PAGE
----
The former will come first. Major trade events are being rescheduled for mid-September at the earliest, though corporations may willingly ban their employees’ travel months longer, for health and safety ostensibly, but in reality to rein in spending. Facebook announced it’s canceling all gatherings with 50 or more people through June 2021.
Now to the supply side.
It’s not a revelation to say that car rental buying is finito for the rest of the year. While this is normal summer fleet-up season, orders with the OEMs are cancelled.
Even with an unexpected surge in demand, think about it — if you’ve lost money on every unit you sold as the crisis hit, replacing those units in 90 days at a much higher capital expense is ludicrous. Therefore, this massive mothballed fleet will need carry the car rental industry through to 2021, regardless of a return to semi-normalcy.
Cash-strapped rental companies large and small were able to fire-sale some fleet earlier in March. But the big dealer groups have slowed their buying and the auto auctions have closed, the physical ones, anyway.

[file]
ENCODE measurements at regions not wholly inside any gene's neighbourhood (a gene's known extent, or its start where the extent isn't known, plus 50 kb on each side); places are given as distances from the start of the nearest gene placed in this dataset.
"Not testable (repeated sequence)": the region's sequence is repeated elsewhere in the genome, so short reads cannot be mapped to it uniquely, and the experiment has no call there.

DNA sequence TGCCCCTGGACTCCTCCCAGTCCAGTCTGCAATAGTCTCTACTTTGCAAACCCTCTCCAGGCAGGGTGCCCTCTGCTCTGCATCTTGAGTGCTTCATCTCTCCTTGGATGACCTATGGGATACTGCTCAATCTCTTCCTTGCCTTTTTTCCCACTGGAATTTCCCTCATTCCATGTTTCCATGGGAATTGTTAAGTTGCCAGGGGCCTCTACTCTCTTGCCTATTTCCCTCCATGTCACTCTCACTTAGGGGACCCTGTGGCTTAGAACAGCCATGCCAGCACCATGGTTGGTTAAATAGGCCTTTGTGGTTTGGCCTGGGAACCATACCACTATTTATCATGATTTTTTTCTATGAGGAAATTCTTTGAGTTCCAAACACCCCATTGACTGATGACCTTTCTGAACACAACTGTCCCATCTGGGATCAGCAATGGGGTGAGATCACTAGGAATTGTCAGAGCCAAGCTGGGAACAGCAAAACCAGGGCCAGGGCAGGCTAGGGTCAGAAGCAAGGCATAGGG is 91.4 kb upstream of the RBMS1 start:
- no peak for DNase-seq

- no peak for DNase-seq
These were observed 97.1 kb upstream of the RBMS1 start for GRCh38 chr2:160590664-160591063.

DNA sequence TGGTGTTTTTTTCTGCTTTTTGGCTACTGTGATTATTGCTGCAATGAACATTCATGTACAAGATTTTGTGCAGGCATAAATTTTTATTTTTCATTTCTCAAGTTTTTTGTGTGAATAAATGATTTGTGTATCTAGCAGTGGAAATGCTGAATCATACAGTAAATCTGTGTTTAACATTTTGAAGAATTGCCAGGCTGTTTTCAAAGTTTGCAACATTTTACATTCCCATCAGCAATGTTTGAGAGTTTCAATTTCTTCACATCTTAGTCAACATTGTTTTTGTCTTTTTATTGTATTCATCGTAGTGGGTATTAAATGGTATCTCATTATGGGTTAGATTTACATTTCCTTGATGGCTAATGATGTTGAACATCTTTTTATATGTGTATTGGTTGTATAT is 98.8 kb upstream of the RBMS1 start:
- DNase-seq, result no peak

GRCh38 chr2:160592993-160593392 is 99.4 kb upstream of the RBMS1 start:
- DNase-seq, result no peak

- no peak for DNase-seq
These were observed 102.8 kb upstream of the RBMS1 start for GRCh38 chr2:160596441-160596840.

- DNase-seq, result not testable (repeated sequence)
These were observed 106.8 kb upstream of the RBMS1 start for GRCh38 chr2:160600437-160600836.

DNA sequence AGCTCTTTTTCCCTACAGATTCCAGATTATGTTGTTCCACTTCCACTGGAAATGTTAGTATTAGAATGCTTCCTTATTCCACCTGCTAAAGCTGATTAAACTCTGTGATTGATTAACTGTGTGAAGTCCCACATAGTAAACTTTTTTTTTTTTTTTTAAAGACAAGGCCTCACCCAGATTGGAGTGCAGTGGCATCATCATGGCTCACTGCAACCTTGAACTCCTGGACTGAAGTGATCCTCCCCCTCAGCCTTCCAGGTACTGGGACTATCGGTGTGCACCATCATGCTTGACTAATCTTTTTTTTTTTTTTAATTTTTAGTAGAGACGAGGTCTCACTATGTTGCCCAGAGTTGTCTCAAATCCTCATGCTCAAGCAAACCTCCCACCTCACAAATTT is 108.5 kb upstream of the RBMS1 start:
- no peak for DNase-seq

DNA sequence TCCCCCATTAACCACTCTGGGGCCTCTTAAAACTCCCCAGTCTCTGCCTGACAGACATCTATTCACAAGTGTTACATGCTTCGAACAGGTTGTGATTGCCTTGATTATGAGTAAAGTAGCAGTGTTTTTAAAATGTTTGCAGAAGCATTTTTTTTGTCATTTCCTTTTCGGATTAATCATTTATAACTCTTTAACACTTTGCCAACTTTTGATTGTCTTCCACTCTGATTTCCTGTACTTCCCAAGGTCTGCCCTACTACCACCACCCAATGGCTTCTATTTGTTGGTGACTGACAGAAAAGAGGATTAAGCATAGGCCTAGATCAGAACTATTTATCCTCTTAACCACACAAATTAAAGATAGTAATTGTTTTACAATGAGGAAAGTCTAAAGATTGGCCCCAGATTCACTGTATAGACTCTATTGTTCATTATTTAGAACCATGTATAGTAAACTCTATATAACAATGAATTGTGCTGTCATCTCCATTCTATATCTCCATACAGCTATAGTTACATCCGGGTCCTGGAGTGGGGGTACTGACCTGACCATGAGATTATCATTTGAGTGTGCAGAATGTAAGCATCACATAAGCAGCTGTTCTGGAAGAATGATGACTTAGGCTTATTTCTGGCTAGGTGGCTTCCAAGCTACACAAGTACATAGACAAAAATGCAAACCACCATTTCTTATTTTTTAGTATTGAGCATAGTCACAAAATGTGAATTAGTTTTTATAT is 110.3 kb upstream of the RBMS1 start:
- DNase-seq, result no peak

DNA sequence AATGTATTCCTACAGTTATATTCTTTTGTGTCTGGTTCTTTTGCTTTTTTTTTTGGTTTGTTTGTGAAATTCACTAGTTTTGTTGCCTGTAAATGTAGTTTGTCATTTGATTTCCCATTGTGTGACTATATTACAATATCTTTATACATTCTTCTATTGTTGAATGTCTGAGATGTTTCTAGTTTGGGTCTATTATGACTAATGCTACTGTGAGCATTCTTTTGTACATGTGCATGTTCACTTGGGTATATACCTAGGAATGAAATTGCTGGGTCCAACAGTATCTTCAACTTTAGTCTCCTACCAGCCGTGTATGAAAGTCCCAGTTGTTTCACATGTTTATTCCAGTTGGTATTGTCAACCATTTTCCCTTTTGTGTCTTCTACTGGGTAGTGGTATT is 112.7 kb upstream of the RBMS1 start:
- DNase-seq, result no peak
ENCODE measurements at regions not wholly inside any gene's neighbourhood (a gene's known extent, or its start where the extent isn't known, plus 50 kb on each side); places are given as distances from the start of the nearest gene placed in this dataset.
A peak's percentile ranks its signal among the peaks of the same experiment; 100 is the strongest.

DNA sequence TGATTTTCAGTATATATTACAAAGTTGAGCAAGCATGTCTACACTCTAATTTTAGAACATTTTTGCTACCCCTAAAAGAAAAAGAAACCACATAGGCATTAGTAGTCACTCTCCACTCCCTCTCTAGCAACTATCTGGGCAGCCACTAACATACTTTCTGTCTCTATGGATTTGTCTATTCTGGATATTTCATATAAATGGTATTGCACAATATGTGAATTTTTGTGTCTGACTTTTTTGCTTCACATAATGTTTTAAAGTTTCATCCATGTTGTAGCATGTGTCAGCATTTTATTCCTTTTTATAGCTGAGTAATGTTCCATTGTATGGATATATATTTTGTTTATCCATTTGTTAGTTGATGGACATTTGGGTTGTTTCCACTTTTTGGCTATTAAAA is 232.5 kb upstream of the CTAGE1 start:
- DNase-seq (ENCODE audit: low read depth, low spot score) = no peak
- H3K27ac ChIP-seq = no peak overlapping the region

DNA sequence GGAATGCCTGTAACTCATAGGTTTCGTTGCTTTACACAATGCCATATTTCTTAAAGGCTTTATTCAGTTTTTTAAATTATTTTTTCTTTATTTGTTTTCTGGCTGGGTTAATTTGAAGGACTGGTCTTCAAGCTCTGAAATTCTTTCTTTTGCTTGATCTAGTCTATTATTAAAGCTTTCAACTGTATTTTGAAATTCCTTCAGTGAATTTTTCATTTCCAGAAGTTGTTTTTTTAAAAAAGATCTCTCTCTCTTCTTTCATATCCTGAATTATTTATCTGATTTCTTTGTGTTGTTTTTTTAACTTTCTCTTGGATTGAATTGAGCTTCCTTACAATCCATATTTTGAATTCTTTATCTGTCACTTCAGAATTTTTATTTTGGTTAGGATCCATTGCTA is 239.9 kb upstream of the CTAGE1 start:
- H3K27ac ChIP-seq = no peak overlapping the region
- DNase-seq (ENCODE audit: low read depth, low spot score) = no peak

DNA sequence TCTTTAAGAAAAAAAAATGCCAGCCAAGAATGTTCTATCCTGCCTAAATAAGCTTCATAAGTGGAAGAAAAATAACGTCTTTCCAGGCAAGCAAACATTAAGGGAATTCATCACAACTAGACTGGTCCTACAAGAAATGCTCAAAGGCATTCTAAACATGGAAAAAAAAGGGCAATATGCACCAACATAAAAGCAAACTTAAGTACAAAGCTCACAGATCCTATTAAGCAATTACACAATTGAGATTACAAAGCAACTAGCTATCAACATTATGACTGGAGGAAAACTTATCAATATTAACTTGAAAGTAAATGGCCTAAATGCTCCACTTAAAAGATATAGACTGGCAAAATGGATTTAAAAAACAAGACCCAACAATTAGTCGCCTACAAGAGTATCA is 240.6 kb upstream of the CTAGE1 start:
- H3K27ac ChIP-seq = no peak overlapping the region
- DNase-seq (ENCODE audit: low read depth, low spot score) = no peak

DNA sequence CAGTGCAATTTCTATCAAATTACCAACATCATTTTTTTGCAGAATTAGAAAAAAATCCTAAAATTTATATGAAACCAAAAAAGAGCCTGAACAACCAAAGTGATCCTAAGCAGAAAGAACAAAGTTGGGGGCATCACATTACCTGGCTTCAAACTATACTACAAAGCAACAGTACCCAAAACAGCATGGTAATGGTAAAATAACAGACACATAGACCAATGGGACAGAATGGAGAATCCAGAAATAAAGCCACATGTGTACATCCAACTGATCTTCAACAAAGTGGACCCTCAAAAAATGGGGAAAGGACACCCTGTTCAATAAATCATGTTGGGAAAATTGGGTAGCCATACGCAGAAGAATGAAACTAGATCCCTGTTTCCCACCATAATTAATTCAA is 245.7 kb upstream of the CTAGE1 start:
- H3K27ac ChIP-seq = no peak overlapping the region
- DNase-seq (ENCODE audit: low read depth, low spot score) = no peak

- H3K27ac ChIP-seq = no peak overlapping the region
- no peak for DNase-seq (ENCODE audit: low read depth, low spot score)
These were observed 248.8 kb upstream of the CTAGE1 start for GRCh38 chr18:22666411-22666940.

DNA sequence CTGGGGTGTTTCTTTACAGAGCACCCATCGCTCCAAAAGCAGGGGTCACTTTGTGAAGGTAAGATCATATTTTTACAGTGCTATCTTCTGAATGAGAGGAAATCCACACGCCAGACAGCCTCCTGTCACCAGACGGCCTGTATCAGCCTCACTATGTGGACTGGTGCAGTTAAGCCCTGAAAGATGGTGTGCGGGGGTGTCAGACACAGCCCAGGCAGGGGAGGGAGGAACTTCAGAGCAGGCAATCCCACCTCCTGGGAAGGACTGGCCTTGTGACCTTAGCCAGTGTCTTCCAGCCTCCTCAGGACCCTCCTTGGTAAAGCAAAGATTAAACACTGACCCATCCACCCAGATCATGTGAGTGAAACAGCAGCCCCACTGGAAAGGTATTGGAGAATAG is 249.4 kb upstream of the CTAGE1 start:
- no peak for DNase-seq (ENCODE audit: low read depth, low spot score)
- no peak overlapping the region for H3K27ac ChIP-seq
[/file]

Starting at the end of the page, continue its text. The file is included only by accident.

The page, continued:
The auctions are still selling through their virtual portals, though volume was down 84% nationwide from the first week of March through the last full week of March, according to Auction.net data.
In that timeframe wholesale values dropped 12.2%, but it’s closer to 15% if adjusted to account for fewer lower-priced trade-ins, according to data provided by Tom Kontos, chief economist for KAR Auction Services.
(With later data specific to car rental, Manheim reported the average price for rental risk units sold at auction in the first 15 days of April was down 17.1% year-over-year, and down 18.5% compared to March.)
Kontos expects it’ll get worse before it gets better. “I'm telling people who are selling cars at the auction to take today's dollar because even though you’re facing 15% (in lost values), it's not going improve to 10% anytime soon,” he says.
How much worse? Kontos doesn’t expect values to drop 20% below seasonal averages, but it could be close.
One signpost looming on the immediate horizon will be the reopening of physical auctions, which should happen in weeks, not months. However, auctions won’t come back online across the country all at once, owing to the staggered lifting of stay-at-home orders by state.